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Walnut Park pole raising heralds academic excellence and reconciliation

Walnut Park Elementary School now has its totem pole.

Walnut Park Elementary School now has its totem pole.

The pole was designed and carved primarily by Gitxsan artist Dan Yunkws of the Wolf clan from K’san. The project was overseen by master carver Ron Austin.

School District 54 commissioned the pole with additional funding from the Town of Smithers, the First Peoples Arts Council, the Regional District of Bulkley-Nechako and the Wetzin’kwa Community Forest.

“The concept for the totem pole is about children reaching for academic excellence going up the pole to their eventual success at the top of the pole,” said Birdy Markert, Indigenous principal for SD54.

SD54 superintendent of schools Mike McDiarmid underscored the significance of the location of the school in the area of town that was essentially a Witsuwit’en village on the outskirts of Smithers in the early European settler days. He said the purpose of the project was “to acknowledge and provide information on the Indigenous peoples of this area, for instance, the history around ‘Indian Town’.”

The pole-raising event on Sept. 29 was scheduled to roughly coincide with the National Day for Truth and Reconciliation on Sept. 30. It featured an assembly of Witsuwit’en hereditary chiefs and hundreds of people from Smithers and the communities. Many were dressed in orange to mark Orange Shirt Day, the precursor of the national holiday.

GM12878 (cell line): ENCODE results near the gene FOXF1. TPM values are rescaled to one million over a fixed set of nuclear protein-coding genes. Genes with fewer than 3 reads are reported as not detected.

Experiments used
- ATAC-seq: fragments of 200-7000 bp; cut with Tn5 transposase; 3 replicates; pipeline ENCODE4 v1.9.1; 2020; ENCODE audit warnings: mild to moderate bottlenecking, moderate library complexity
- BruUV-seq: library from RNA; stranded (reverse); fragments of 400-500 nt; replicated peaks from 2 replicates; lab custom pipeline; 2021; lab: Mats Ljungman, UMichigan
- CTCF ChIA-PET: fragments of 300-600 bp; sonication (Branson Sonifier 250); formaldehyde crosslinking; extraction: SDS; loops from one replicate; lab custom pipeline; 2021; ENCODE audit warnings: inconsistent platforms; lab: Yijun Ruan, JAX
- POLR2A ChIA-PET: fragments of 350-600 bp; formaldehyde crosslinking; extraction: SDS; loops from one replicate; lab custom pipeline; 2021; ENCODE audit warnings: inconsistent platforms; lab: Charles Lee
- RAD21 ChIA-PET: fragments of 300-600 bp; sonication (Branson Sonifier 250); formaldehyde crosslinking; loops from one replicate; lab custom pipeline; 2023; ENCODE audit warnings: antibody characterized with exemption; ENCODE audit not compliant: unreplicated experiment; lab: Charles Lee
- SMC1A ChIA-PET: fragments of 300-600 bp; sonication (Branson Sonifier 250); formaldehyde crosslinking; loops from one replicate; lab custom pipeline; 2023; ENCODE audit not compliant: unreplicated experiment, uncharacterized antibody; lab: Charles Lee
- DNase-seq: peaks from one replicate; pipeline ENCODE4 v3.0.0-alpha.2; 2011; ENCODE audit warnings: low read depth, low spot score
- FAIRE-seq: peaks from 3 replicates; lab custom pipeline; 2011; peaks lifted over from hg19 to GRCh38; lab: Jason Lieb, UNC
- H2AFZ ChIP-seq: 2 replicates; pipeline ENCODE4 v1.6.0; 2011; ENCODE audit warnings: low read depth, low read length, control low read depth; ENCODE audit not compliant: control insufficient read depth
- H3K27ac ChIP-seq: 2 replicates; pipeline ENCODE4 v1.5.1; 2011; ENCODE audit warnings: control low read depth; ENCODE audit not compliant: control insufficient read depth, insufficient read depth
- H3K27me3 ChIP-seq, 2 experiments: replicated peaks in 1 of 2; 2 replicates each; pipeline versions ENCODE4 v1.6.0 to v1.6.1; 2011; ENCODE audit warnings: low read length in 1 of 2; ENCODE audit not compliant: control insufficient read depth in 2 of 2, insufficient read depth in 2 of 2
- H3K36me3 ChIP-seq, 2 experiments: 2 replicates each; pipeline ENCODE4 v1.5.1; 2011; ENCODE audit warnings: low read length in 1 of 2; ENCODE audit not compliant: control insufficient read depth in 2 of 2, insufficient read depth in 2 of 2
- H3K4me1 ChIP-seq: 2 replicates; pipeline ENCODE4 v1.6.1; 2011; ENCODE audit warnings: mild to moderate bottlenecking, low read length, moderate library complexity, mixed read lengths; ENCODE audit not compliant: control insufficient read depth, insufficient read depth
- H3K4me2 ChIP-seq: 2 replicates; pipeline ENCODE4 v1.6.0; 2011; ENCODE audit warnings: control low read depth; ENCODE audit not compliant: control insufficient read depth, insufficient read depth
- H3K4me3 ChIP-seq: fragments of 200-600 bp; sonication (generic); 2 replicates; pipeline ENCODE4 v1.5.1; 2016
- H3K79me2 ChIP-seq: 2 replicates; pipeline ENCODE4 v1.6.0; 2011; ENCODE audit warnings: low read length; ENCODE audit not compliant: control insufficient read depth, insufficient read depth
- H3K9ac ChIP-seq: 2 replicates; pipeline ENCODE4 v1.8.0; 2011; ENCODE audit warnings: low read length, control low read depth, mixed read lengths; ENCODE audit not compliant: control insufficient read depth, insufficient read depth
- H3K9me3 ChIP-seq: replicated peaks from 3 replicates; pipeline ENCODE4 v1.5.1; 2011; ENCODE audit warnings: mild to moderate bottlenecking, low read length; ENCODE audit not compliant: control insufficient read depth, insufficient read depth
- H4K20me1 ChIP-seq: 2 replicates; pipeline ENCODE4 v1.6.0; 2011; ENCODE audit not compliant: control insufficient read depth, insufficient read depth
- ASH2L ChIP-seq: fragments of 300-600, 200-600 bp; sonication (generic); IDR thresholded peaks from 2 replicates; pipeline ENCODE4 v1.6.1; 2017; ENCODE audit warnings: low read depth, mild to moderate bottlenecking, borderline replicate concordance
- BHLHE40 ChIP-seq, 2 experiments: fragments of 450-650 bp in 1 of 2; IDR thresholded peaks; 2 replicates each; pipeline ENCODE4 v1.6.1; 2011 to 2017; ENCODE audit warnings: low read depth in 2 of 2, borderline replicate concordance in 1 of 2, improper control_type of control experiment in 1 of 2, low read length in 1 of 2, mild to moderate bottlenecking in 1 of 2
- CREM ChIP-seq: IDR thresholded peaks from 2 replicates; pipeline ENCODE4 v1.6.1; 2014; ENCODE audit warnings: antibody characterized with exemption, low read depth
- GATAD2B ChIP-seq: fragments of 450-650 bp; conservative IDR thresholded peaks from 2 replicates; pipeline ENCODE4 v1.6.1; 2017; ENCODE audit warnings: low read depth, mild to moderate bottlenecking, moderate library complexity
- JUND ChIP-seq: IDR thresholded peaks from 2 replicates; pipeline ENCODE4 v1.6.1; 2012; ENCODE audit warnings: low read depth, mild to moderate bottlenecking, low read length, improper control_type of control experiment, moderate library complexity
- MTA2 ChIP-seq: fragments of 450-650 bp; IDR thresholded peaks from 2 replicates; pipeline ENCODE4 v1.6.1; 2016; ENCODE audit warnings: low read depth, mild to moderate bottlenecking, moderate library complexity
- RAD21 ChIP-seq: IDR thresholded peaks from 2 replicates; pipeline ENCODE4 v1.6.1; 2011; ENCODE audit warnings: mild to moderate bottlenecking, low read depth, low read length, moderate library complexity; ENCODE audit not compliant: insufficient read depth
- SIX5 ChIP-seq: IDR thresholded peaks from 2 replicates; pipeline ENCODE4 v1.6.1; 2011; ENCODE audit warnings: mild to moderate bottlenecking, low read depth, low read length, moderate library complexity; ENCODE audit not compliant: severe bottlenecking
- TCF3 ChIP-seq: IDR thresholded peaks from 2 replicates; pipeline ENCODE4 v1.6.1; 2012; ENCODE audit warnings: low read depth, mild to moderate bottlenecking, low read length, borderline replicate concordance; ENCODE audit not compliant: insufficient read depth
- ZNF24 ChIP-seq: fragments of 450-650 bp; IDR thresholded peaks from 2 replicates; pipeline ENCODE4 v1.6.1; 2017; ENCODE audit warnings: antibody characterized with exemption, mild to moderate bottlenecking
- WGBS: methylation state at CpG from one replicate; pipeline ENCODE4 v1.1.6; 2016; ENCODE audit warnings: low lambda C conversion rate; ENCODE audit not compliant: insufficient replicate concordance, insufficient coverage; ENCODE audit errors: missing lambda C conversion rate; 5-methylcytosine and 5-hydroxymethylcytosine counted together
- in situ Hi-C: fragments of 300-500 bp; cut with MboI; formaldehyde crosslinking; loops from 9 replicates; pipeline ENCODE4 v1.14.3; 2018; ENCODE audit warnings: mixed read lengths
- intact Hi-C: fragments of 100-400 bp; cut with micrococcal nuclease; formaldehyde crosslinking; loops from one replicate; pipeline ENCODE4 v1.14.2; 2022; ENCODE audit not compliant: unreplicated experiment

The large group assembled at the Bulkley Valley Museum and walked to Walnut Park as the 45-foot tall pole was transported down the highway for the much-anticipated unveiling.

Dance and music opened the event and the hereditary chiefs offered blessings prior to the raising.

Following the raising, all participants were treated to a feast inside the school where Elders shared their personal experiences growing up and the generational impacts of the residential school system.

They raised the issue of forced assimilation and the concept of reconciliation, bringing the purpose of the pole into sharp focus.

Editor’s note: A previous version of this story incorrectly identified the funders of the project and contained language that was inappropriate, insensitive and disrespectful to the Witsuwit’en people. The Interior News apologizes.